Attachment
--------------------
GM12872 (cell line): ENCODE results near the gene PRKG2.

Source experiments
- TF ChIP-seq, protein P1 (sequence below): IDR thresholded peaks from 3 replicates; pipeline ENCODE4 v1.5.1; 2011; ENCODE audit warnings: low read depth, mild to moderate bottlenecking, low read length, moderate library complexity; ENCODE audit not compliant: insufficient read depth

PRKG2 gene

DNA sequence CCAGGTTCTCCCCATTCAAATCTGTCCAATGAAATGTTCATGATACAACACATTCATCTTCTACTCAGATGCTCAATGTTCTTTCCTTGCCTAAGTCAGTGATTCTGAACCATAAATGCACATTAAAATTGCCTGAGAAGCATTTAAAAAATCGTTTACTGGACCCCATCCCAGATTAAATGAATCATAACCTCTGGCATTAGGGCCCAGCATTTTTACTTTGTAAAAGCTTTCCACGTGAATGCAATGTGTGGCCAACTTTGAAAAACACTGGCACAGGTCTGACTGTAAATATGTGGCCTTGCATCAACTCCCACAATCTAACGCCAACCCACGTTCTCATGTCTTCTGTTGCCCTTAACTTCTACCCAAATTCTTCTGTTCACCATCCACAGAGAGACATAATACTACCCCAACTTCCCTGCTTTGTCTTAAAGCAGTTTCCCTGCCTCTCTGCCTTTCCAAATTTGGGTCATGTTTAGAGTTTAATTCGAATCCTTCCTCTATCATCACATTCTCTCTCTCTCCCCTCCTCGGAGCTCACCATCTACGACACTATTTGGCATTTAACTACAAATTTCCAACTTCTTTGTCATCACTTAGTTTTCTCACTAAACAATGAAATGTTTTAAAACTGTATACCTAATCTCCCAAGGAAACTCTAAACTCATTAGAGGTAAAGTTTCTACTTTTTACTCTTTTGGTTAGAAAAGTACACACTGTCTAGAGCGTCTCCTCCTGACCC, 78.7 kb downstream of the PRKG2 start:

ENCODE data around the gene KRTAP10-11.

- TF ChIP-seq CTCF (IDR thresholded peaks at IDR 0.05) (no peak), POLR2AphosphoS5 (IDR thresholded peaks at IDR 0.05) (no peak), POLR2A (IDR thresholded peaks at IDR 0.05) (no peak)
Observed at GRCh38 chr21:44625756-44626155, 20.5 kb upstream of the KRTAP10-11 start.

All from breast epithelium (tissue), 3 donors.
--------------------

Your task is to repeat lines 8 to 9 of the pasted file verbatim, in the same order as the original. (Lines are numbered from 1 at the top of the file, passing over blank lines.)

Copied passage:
Observed at GRCh38 chr21:44625756-44626155, 20.5 kb upstream of the KRTAP10-11 start.

All from breast epithelium (tissue), 3 donors.